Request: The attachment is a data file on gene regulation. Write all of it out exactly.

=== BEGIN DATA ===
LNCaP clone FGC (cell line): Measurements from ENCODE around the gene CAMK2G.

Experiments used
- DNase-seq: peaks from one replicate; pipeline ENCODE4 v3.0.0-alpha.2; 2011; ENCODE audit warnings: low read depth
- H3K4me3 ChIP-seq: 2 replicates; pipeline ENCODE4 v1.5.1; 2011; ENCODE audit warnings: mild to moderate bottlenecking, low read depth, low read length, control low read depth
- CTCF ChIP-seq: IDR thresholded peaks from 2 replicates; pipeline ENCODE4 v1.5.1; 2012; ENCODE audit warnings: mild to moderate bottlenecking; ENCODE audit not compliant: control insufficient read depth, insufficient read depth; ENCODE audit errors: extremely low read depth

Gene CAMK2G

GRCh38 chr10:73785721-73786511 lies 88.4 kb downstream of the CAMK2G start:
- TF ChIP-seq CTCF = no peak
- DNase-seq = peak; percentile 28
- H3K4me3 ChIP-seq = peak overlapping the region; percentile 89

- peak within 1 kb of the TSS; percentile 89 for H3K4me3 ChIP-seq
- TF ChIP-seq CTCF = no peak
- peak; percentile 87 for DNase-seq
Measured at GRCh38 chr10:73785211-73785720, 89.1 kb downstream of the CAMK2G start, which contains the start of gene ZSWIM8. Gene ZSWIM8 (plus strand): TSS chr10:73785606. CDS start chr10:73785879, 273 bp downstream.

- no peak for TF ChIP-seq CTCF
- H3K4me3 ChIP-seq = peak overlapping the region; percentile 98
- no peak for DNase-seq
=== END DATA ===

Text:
LNCaP clone FGC (cell line): Measurements from ENCODE around the gene CAMK2G.

Experiments used
- DNase-seq: peaks from one replicate; pipeline ENCODE4 v3.0.0-alpha.2; 2011; ENCODE audit warnings: low read depth
- H3K4me3 ChIP-seq: 2 replicates; pipeline ENCODE4 v1.5.1; 2011; ENCODE audit warnings: mild to moderate bottlenecking, low read depth, low read length, control low read depth
- CTCF ChIP-seq: IDR thresholded peaks from 2 replicates; pipeline ENCODE4 v1.5.1; 2012; ENCODE audit warnings: mild to moderate bottlenecking; ENCODE audit not compliant: control insufficient read depth, insufficient read depth; ENCODE audit errors: extremely low read depth

Gene CAMK2G

GRCh38 chr10:73785721-73786511 lies 88.4 kb downstream of the CAMK2G start:
- TF ChIP-seq CTCF = no peak
- DNase-seq = peak; percentile 28
- H3K4me3 ChIP-seq = peak overlapping the region; percentile 89

- peak within 1 kb of the TSS; percentile 89 for H3K4me3 ChIP-seq
- TF ChIP-seq CTCF = no peak
- peak; percentile 87 for DNase-seq
Measured at GRCh38 chr10:73785211-73785720, 89.1 kb downstream of the CAMK2G start, which contains the start of gene ZSWIM8. Gene ZSWIM8 (plus strand): TSS chr10:73785606. CDS start chr10:73785879, 273 bp downstream.

- no peak for TF ChIP-seq CTCF
- H3K4me3 ChIP-seq = peak overlapping the region; percentile 98
- no peak for DNase-seq